Should see salvation: we do pray for mercy;
And that same prayer doth teach us all to render
The deeds of mercy. I have spoke thus much
To mitigate the justice of thy plea;
Which if thou follow, this strict court of Venice
Must needs give sentence 'gainst the merchant there.

Merchant of Venice, Act IV, Scene 1

To the extent that these words from Shakespeare are read to suggest that the Jewish idea of justice excludes mercy, to that extent, we may confidently say: Shakespeare got it wrong. Rather, “mercy seasoning justice” is at the heart of the very idea of justice that Torah imparts to all who have been influenced thereby – that idea has been interwoven within and is a substantial foundation for American law. Thus, all who value justice in human society owe an immeasurable debt of gratitude to Judaism and its cultures for this most precious of gifts.

Friday, June 06, 2008

Judaism and American Law -- Part 9

Our fifth and final passage addresses the substantive area of property law. Often the visual image of a bundle of sticks is used by legal commentators to describe the rights through which property law operates. These include the right of ownership, the right of possession, the right of use and the right of transfer, lease or sale, to name just a few. In Torah we have the foundations for two essential property rights – the right of redemption and the right of reversion. In Leviticus 25:23, God commands:

The land must not be sold beyond reclaim, for the land is Mine; you are but strangers resident with Me. Throughout the land that you hold, you must provide for the redemption of the land.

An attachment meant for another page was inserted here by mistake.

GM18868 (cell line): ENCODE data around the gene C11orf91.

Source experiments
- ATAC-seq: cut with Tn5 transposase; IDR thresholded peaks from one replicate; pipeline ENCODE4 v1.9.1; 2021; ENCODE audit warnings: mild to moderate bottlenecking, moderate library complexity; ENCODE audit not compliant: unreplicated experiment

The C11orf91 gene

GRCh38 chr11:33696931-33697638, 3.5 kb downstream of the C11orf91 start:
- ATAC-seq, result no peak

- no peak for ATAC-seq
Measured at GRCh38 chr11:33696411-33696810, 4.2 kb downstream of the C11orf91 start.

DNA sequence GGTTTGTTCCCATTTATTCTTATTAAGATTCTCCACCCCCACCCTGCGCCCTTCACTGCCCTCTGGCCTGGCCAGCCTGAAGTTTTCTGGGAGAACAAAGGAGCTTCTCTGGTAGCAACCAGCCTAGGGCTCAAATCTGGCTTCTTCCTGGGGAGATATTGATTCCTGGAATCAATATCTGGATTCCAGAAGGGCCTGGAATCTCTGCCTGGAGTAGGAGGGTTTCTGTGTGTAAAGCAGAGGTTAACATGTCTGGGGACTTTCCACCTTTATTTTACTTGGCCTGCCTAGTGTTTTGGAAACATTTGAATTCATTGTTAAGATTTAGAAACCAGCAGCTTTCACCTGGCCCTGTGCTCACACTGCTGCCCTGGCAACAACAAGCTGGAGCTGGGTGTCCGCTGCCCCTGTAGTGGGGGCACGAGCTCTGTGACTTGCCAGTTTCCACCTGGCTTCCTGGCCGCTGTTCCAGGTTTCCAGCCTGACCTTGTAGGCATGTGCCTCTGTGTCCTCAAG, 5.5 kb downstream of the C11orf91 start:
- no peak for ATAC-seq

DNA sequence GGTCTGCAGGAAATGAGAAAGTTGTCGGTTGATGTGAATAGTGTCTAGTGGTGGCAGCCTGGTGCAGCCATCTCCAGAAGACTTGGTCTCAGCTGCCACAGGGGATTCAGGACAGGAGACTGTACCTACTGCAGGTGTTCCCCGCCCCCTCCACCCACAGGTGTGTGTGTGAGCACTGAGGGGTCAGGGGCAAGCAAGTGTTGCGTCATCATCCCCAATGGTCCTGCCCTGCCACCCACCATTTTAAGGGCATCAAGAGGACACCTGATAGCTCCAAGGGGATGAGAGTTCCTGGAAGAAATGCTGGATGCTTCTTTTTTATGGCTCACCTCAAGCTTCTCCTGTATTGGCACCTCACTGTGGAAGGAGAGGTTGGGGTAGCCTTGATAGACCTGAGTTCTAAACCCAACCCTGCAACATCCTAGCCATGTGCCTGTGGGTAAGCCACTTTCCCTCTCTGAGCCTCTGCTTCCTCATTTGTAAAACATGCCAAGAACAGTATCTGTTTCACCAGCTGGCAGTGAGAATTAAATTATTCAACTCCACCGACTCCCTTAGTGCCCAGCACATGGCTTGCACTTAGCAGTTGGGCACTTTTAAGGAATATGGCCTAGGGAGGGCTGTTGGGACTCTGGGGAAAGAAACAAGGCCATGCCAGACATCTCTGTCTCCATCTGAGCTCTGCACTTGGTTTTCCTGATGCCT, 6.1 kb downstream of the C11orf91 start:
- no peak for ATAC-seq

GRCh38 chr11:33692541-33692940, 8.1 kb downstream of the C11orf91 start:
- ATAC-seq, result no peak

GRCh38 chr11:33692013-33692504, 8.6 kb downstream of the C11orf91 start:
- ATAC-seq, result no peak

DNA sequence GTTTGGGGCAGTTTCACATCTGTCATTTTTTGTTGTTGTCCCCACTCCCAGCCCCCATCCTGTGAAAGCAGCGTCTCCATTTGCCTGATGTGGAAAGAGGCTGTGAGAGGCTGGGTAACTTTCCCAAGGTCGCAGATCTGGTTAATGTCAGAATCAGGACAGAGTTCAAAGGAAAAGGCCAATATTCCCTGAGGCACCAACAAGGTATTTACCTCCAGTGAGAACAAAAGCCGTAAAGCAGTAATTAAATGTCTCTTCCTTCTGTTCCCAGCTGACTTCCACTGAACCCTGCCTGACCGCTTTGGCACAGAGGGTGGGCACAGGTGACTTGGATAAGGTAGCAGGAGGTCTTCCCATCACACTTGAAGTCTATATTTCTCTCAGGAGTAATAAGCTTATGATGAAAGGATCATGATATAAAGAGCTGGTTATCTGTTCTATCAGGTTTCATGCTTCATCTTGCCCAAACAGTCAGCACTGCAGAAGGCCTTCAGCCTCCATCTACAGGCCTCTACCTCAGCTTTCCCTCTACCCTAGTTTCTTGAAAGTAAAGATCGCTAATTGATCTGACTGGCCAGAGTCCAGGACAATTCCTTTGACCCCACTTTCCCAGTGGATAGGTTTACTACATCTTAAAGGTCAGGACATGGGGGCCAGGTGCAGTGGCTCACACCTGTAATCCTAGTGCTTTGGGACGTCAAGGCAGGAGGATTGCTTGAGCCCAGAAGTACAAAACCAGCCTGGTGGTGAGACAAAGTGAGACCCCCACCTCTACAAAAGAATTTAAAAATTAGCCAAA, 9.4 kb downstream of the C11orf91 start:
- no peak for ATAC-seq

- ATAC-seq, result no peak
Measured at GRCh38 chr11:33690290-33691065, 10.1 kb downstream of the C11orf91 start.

This passage then goes on to detail the provisions through which a member of the community is enabled to redeem property that had to be sold due to the initial owner’s financial straits. These provisions extend, in certain cases, to provide the return of the property even if the person is not financially able to exercise his right of redemption directly or indirectly through a near relative. In verse 28, we read:

If he lacks sufficient means to recover it, what he sold shall remain with the purchaser until the jubilee; in the jubilee year it shall be released, and he shall return to his holding.

Rights of redemption of real property are expressly provided for in modern American law through provisions in Deeds of Trust where the borrower on a home loan is given the right to redeem the title to her property for a limited period of time even after default and foreclosure. Rights of reversion are frequently made a part of the transfer of title to property when the ownership interest transferred is limited to the life span of the person to whom the transfer is made or when it is conditioned upon a particular specified use. In both cases, the foundational idea for these property rights stems from the provisions of Leviticus 25.

In each of the foregoing areas of law we may trace foundational ideas back to Torah: Subject matter jurisdiction in dispute resolution; the essential nature of order in criminal law; duty in tort; promise in contract and rights in property law. These five are but a few examples of how the Jewish idea of justice is worked out in practice as both an affirmation of the dignity of every human being since all are created in the image of God, and an accommodation for the finitude and fallen state of humans and how that essential idea provides foundations for aspects of our American legal system.